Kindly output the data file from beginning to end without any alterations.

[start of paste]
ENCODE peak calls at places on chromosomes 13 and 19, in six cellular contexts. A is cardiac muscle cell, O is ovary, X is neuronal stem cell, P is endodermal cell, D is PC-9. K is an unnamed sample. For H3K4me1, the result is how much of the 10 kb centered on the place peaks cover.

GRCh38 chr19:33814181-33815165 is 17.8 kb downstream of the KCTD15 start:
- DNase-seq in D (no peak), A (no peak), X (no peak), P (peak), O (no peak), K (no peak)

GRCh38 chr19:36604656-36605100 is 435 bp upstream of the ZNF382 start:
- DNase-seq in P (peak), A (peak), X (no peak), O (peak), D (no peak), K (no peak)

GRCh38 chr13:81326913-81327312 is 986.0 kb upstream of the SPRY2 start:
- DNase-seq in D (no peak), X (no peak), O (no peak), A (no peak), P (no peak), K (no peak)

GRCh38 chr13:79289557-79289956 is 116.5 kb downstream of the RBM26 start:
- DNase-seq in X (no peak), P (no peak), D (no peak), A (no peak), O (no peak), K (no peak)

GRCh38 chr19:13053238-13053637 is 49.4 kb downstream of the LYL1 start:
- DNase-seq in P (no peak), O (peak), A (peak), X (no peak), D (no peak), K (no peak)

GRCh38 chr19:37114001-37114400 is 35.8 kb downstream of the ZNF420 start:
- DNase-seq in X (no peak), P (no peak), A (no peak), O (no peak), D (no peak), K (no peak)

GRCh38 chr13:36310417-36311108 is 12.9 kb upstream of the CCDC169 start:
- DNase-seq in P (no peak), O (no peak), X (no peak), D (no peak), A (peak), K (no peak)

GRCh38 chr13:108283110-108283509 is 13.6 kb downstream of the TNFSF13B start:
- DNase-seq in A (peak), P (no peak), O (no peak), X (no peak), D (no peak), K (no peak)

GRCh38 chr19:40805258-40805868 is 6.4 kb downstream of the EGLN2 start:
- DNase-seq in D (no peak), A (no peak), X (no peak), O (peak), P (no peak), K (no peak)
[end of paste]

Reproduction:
ENCODE peak calls at places on chromosomes 13 and 19, in six cellular contexts. A is cardiac muscle cell, O is ovary, X is neuronal stem cell, P is endodermal cell, D is PC-9. K is an unnamed sample. For H3K4me1, the result is how much of the 10 kb centered on the place peaks cover.

GRCh38 chr19:33814181-33815165 is 17.8 kb downstream of the KCTD15 start:
- DNase-seq in D (no peak), A (no peak), X (no peak), P (peak), O (no peak), K (no peak)

GRCh38 chr19:36604656-36605100 is 435 bp upstream of the ZNF382 start:
- DNase-seq in P (peak), A (peak), X (no peak), O (peak), D (no peak), K (no peak)

GRCh38 chr13:81326913-81327312 is 986.0 kb upstream of the SPRY2 start:
- DNase-seq in D (no peak), X (no peak), O (no peak), A (no peak), P (no peak), K (no peak)

GRCh38 chr13:79289557-79289956 is 116.5 kb downstream of the RBM26 start:
- DNase-seq in X (no peak), P (no peak), D (no peak), A (no peak), O (no peak), K (no peak)

GRCh38 chr19:13053238-13053637 is 49.4 kb downstream of the LYL1 start:
- DNase-seq in P (no peak), O (peak), A (peak), X (no peak), D (no peak), K (no peak)

GRCh38 chr19:37114001-37114400 is 35.8 kb downstream of the ZNF420 start:
- DNase-seq in X (no peak), P (no peak), A (no peak), O (no peak), D (no peak), K (no peak)

GRCh38 chr13:36310417-36311108 is 12.9 kb upstream of the CCDC169 start:
- DNase-seq in P (no peak), O (no peak), X (no peak), D (no peak), A (peak), K (no peak)

GRCh38 chr13:108283110-108283509 is 13.6 kb downstream of the TNFSF13B start:
- DNase-seq in A (peak), P (no peak), O (no peak), X (no peak), D (no peak), K (no peak)

GRCh38 chr19:40805258-40805868 is 6.4 kb downstream of the EGLN2 start:
- DNase-seq in D (no peak), A (no peak), X (no peak), O (peak), P (no peak), K (no peak)